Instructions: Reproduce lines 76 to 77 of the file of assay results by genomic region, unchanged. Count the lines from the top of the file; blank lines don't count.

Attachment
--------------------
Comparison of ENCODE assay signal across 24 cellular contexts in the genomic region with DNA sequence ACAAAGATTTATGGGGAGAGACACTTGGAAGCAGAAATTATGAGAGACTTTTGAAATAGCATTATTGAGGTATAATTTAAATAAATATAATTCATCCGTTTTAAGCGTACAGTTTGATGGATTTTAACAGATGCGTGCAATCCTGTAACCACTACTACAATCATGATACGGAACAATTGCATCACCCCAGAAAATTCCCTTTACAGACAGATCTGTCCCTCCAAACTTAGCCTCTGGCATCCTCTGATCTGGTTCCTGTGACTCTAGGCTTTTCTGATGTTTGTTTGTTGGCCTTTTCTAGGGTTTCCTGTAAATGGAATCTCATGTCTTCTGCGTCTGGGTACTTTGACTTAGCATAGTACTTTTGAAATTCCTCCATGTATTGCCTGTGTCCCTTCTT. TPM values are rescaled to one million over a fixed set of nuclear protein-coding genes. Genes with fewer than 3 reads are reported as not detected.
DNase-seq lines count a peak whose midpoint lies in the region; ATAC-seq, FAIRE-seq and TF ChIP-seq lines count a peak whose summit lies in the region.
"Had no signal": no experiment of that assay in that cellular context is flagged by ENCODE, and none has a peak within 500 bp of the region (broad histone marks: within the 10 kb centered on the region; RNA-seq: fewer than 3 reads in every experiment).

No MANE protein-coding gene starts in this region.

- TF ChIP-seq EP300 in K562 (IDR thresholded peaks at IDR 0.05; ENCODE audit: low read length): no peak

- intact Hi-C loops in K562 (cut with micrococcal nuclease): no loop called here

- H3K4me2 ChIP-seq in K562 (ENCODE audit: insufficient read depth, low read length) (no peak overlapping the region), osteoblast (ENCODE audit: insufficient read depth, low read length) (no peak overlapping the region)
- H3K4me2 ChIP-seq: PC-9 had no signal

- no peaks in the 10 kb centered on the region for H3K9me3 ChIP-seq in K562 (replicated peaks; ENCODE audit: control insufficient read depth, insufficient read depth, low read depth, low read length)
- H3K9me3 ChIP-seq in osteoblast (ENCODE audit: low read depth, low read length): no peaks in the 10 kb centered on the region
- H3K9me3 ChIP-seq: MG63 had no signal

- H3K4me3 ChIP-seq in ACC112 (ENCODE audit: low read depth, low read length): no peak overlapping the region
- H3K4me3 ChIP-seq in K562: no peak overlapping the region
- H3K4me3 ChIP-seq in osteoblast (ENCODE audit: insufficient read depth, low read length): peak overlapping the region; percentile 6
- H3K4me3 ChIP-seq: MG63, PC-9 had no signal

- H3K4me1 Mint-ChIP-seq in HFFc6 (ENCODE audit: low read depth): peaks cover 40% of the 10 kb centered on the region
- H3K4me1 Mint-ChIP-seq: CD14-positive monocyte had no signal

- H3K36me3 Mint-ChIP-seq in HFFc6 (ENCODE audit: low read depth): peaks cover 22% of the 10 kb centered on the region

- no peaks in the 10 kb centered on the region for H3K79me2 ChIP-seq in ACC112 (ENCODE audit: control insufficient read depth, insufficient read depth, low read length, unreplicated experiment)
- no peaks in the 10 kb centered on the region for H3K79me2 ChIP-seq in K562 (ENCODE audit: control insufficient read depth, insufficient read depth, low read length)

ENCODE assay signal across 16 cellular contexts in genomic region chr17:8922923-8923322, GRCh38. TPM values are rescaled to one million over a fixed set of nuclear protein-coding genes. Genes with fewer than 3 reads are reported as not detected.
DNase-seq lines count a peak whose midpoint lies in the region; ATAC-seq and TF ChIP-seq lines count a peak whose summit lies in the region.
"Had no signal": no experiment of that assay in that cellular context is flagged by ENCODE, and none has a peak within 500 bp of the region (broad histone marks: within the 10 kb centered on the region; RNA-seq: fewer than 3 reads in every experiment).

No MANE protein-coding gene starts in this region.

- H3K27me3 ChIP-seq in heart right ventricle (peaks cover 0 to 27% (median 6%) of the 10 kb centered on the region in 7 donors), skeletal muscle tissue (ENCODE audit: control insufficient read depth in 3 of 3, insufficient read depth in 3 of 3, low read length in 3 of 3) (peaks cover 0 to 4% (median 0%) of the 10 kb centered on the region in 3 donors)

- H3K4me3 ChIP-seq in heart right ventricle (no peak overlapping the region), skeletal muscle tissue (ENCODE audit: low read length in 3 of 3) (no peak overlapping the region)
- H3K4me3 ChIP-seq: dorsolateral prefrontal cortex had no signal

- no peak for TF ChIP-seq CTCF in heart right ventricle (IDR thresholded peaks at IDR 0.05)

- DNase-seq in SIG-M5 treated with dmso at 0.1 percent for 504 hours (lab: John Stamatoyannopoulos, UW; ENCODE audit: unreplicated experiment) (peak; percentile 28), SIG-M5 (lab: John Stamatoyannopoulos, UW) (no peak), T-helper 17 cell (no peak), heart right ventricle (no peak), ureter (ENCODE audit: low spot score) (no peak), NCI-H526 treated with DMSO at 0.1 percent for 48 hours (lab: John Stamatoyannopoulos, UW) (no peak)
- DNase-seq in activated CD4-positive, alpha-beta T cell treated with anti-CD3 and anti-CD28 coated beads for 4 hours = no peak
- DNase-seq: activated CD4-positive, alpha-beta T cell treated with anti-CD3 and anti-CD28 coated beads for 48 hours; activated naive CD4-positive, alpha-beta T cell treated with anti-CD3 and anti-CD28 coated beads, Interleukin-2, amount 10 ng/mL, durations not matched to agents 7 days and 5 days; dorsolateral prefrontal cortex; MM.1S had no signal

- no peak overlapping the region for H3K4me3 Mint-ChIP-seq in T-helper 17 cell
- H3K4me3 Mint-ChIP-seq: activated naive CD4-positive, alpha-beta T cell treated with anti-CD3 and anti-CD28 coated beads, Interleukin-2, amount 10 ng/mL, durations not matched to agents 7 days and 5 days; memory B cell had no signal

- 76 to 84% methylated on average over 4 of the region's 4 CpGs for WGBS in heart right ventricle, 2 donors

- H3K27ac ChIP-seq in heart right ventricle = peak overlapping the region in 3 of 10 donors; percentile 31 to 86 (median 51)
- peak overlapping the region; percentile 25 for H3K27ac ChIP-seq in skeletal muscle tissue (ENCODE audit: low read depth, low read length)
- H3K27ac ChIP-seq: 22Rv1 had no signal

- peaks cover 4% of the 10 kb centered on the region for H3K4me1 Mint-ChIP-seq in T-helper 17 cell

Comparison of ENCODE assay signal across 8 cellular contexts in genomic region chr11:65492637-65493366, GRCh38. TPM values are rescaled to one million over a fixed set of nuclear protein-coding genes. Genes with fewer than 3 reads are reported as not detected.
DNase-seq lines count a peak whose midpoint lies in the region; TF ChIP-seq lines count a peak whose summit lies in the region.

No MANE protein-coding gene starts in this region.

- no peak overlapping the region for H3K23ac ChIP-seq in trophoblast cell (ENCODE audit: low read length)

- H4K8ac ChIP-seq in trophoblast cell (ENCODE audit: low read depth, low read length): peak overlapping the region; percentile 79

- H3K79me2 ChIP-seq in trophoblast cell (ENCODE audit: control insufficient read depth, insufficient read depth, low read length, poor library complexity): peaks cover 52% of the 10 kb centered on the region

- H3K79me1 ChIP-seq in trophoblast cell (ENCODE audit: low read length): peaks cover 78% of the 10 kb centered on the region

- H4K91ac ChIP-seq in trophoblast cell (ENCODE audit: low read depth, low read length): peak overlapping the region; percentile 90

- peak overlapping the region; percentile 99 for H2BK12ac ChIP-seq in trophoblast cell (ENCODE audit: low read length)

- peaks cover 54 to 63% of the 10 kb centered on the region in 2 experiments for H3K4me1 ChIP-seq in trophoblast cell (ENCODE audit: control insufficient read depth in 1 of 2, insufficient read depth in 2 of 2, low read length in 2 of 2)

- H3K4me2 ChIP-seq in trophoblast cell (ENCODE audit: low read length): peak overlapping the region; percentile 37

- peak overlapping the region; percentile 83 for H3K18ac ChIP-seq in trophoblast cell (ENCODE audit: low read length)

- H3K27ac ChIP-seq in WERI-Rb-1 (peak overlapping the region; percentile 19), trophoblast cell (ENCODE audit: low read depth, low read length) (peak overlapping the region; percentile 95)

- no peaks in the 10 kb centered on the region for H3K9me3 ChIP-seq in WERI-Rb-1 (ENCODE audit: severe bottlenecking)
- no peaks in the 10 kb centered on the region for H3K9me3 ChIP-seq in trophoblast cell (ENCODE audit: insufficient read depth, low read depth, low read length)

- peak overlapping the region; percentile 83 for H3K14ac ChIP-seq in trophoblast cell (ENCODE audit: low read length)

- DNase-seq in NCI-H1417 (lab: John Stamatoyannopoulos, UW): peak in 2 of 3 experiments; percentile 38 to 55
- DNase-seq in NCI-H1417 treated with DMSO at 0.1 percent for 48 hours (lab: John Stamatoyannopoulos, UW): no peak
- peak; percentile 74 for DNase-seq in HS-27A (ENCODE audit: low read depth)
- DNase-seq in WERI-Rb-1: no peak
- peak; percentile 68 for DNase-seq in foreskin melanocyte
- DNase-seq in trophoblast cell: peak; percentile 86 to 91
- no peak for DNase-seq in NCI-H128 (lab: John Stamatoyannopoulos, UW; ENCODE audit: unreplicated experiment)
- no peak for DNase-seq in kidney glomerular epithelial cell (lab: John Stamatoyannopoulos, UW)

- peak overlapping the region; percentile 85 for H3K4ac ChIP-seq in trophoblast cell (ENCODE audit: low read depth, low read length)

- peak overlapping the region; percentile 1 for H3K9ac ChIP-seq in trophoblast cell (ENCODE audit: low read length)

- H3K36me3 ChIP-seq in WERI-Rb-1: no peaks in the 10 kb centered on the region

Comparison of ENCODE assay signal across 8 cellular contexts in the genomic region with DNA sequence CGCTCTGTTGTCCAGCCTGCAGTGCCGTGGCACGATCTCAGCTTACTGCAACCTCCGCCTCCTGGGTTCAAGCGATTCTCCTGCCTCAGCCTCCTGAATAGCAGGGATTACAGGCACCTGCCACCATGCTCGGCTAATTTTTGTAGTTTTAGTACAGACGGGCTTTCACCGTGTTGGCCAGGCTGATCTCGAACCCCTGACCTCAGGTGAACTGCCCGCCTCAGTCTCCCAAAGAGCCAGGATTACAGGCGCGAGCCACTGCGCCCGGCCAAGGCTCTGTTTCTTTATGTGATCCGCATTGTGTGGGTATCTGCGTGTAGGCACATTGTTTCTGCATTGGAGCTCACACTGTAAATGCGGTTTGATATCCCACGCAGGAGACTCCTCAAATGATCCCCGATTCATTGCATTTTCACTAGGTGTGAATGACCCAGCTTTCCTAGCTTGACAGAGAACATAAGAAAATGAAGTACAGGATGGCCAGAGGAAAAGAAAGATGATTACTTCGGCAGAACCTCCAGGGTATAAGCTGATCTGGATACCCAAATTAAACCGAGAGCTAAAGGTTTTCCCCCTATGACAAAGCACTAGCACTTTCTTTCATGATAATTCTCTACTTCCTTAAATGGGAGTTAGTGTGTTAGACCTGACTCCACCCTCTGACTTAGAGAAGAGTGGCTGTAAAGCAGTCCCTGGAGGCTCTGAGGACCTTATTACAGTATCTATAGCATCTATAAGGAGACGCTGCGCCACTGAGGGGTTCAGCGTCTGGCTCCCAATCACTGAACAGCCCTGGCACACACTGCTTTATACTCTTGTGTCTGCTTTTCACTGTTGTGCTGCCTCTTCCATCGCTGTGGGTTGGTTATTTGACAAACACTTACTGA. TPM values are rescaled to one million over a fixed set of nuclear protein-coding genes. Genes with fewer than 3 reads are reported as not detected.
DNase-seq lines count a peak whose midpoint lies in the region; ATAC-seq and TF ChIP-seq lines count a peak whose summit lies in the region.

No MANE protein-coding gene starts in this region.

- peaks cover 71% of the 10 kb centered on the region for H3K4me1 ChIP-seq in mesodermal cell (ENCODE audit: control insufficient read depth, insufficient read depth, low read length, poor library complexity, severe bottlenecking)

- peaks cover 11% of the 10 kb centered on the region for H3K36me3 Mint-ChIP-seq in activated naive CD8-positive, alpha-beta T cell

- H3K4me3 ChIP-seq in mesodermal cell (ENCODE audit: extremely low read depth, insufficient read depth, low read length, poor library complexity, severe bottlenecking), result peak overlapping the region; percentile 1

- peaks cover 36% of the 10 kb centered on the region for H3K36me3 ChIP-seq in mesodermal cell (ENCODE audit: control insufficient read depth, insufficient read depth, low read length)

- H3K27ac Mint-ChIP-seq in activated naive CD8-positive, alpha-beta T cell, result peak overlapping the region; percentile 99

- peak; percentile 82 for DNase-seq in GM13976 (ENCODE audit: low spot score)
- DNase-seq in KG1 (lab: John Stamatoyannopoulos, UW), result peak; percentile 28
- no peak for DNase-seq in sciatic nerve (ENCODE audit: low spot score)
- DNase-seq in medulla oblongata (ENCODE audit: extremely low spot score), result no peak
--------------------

- no peak for DNase-seq in sciatic nerve (ENCODE audit: low spot score)
- DNase-seq in medulla oblongata (ENCODE audit: extremely low spot score), result no peak